A View from Another Room

When I first started writing, I was an avid reader and still am. As a reader my selections of books were based on an eclectic taste I still can’t understand. Of one thing I was certain, I loved mysteries. From my first John D. McDonald’s color coded mystery to Walter Mosely’s latest Down Under the Sea I’ve come to learn, I wanted to see a bit of myself in those stories. None were truer than my lo020619_2139_AViewfromAn1.jpgve of the Stephanie Plum Mysteries by Janet Evanovich. I LOVED THOSE BOOKS, until I…didn’t. No fault of the author. Her characters were funny, unique and my kind of people. What got me writing my Maggie and Odessa Mystery series, was I wanted to step into that world and feel welcome. I wanted to go to the Blue Moon Restaurant, order coffee and one of Odessa’s best cakes and eavesdrop.

As a writer of color and a woman, I know we come in various shades as writers than what is expected of us. I like to believe the world is learning that as well, if not slowly. I look at N.K. Jemison, Octavia Butler, Attica Locke, Tananarive Due as well as others. What these authors bring to the table is what makes me feel welcome. A view that sometimes is missing, especially with the traditional publishing industry being over 80% white and male. As women of color, their view of the world deepens my choices as a reader.

As I’m about to release my newest book in the series, I still remember the first time I finished the last page of Pennywise. I wasn’t sure if I did Ms. Plum any justice, but I filled a void I thought was missing, at least for me. Some new voices that follow continue to do the same. I’ve seen them, they are out there, growing and gaining strength.

My view, slightly different to some, but not to me, is a view from my room. A sometimes humorous, silly, culturally mixed bag of characters that I see every day. While I loved Stephanie Plum, I was looking for Maggie and Odessa. Our view of the world is often seen from different rooms. Giving each a slightly distinct perception of the scene before them. I like that, I like that a lot.


An Upside Down Life

Blog upside down imageWhen I first started writing, I used it as an escape. A place where I could forget about everything. Someplace where I dictated the rules. It was like taking a vacation every time I put words to an empty page. As I took my writing seriously, it evolved into something else. I was no longer writing just for myself. I assume all writers go through this, as their work evolves, so do they. When writing became my full-time occupation, it no longer became an escape I could just disappear into and nothing else, it became my job. First, writing on demand became a problem for me. Expectations of delivering so many words per day, a novel a year, fresh ideas and let’s not forget feeding the social media beast. My joy of writing suffered from it and I had to evolve again. For me to get to the place where I love putting words on the page, I had to turn my life upside down.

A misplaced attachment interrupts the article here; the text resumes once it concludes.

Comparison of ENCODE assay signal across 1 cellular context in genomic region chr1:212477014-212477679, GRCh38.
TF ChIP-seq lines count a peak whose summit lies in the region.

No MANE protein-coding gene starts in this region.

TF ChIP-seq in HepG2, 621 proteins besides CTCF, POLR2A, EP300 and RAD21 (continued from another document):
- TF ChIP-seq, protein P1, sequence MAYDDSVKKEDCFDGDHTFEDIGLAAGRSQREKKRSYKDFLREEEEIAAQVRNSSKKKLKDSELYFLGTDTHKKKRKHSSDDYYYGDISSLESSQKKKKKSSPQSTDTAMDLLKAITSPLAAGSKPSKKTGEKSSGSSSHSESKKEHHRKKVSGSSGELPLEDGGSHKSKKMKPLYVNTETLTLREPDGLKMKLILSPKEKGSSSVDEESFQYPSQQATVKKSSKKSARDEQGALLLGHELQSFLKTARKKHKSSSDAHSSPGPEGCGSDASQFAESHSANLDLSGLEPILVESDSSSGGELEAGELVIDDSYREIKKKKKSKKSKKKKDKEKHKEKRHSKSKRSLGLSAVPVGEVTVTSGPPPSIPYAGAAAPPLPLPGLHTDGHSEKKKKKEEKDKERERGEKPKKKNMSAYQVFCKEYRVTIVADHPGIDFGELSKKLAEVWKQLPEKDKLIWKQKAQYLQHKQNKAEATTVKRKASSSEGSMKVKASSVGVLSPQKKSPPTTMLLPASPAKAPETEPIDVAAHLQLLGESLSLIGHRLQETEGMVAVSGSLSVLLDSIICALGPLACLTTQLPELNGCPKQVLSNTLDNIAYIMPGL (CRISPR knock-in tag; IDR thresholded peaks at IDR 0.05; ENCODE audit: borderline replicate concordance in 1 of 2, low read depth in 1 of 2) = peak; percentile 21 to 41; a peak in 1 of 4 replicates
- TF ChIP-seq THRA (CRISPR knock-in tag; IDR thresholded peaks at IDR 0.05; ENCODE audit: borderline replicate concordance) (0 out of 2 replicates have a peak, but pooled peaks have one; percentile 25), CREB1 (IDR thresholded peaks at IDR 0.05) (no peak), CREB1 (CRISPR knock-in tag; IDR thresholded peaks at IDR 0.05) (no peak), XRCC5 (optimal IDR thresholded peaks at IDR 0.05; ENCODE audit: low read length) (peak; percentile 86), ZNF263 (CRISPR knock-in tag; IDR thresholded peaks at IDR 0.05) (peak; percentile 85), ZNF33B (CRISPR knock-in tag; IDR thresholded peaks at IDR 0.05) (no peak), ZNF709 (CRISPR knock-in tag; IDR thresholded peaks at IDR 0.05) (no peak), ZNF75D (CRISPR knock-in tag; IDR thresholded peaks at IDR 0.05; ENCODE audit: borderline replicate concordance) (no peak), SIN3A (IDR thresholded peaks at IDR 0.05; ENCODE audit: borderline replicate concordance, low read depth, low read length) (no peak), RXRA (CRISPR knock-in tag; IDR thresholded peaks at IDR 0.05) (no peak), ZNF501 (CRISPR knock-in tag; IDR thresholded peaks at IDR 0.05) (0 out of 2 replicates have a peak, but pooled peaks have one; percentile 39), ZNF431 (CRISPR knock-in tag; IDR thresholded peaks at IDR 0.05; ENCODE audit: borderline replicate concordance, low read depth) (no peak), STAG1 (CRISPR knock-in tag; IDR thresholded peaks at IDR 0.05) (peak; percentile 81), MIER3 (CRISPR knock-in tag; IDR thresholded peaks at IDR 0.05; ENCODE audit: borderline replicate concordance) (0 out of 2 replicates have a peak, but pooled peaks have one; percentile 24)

Like my former nine-to-five job, I had to find enjoyment, or I wouldn’t be good at it. Even on my worst day at work, I needed to find the joy. Writing full time made this easy, I already liked my choice of careers. The hard part was to see it as the job it was. Something with schedules, goals and objectives I had to accomplish. Otherwise, I would just write for myself. There was my need to write, but also a need for someone to read what I had written. I am not ashamed to admit as a reader, demanding my favorite author/s to finish writing his next book, so I could read it. I’m sure George R.R. Martin gets a lot of nasty little nudges from anxious readers. Like some unwritten contract between the writer and the reader.

I can say I write for myself and for my readers. As long as I can do that, I’m fine. A nine to five I will happily accept. Now, most days I find myself in front of the computer writing. A day that starts off with my mandatory cup of coffee, a quick breakfast and notes for the day. A break for lunch and back at the computer, struggling with characters, plotting and editors. Unless I’m on a mad bent, I stop in the late afternoon. Time to connect with the outside world, family and friends who thought I fell off the face of the earth. A time to not think about my new job. Upside down, you see.